This Japanese antique sometsuke Imari pair of dishes are decorated with a kirin in the center. The kirin is the Japanese mystic giraffe, Kirin is the Japanese form of 'qilin', which has also come to be used in the modern Japanese word for a giraffe. Japanese art tends to depict the kirin as more deer-like than in Chinese art, the kirin is often depicted as part human and part deer. Surrounding the deer in a wide border around the side of the plate is a wonderful border with many money bags, and the symbol of good luck and fortunate.
It is a samurai motif plate as well, with a samurai style weapon fan as one of the items around the money bags, and a crossed dagger motif between the money bag decorations. Floating around are coins and other type samurai hand weapons, this is a great piece with great decoration. Of course, they are handmade. They are hand decorated with great skill and painted in sometsuke or underglaze blue, with a very fine polished shine. They were made by a very skilled artist in the latest part of the Edo according to the seller in Japan, so they are about 150 years old dating to between the 1850s and 1868 when the Meiji period began.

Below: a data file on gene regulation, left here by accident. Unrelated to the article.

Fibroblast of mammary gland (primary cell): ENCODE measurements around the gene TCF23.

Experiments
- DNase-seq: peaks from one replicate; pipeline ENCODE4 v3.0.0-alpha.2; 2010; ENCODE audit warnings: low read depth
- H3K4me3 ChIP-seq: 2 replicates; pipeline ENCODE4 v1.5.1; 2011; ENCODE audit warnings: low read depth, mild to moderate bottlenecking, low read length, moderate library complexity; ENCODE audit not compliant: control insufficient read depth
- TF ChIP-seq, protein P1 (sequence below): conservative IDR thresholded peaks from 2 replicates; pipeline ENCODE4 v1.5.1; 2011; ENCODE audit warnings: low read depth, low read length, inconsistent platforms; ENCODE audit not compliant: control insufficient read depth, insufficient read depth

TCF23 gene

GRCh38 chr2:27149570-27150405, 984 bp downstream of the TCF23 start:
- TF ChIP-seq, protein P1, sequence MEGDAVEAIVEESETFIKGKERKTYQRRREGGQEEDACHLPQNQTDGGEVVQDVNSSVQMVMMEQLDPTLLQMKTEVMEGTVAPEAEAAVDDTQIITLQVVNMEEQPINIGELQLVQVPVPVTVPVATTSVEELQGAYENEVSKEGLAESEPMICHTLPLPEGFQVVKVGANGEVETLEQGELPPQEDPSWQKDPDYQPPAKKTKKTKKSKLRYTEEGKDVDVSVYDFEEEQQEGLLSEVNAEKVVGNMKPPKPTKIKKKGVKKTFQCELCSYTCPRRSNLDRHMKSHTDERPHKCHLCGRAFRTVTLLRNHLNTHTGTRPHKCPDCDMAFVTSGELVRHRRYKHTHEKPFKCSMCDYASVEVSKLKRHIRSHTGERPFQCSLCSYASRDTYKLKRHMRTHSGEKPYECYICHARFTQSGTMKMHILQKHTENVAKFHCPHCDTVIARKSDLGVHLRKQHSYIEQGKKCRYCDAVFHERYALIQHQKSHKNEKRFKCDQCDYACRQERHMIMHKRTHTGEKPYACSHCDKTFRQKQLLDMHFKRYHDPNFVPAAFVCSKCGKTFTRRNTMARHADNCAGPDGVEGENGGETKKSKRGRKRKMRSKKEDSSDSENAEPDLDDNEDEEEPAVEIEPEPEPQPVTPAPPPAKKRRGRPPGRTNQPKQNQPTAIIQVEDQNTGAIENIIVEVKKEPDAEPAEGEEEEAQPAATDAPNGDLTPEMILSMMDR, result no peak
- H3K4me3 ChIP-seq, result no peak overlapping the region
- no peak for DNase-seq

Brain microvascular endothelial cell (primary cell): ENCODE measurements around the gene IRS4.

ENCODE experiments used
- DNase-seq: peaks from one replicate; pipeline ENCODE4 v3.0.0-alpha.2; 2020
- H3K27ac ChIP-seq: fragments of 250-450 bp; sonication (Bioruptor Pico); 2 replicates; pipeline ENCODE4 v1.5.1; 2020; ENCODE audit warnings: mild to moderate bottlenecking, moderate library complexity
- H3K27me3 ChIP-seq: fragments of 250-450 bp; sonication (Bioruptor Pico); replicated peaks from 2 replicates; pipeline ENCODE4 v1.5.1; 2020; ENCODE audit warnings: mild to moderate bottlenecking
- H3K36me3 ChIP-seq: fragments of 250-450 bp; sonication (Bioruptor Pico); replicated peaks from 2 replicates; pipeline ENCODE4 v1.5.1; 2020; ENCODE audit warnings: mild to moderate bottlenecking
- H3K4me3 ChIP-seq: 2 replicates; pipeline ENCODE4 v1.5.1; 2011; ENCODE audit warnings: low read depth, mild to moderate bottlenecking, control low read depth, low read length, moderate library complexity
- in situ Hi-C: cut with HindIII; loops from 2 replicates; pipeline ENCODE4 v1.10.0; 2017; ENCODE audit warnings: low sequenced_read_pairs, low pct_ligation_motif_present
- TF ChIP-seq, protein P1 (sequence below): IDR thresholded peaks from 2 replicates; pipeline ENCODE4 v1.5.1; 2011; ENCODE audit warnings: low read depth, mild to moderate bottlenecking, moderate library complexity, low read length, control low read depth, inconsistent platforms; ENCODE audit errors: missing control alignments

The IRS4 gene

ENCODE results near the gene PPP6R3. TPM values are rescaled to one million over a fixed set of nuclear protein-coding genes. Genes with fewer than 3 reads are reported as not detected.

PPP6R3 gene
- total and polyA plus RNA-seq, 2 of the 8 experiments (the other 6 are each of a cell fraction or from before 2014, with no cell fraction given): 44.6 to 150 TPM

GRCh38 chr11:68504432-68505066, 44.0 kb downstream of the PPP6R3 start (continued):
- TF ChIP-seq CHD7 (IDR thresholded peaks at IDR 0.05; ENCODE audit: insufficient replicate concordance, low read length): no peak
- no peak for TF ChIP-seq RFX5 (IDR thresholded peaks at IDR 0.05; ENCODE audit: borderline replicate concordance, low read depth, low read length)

They are in excellent condition with no cracks or chips, there are a few minor age spots here and there, mostly on the bottom. They are very clean and were well care for. On the bottom they are signed with the 'Tomi' mark written 富 which means "wealth and wealth", a good one to have. I was close but had it wrong the first time thank you, Sue Lynn Takagi. There are also more decorations around the outside. A very lovely pair of old Imari bowls.
SIZE: Diameter 5.9 inches or 14.98 cm, Height 1.9 inches or 4.82 cm.
Imari porcelain 伊万里焼 is the name for Japanese porcelain wares made in the town of Arita, in the former Hizen Province, northwestern Kyūshū. They were exported to Europe extensively from the port of Imari, Saga, between the second half of the 17th century and the first half of the 18th century. The Japanese as well as Europeans called them Imari. In Japanese, these porcelains are also known as Arita-yaki 有田焼. Imari was the trans-shipment port for Arita wares. There are many styles including Nabeshima and Kakiemon. It was the kilns at Arita which formed the heart of the Japanese porcelain industry.
Though sophisticated wares in authentic Japanese styles were being made at Arita for the fastidious home market, European–style designations of Arita porcelain were formed after blue and white kraak porcelains, imitating Chinese underglaze blue-and-white wares, or made use of enamel colors over underglazes of cobalt blue and iron red. The ware often used copious gilding, sometimes with spare isolated sprigged vignettes, but often densely patterned in compartments.
Imari or Arita porcelain has been continually produced up through the present day.
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Japanese Antique and Vintage Pottery, Porcelain, Netsuke, Masks, Okimono, Tea Items, Jewelry & More!
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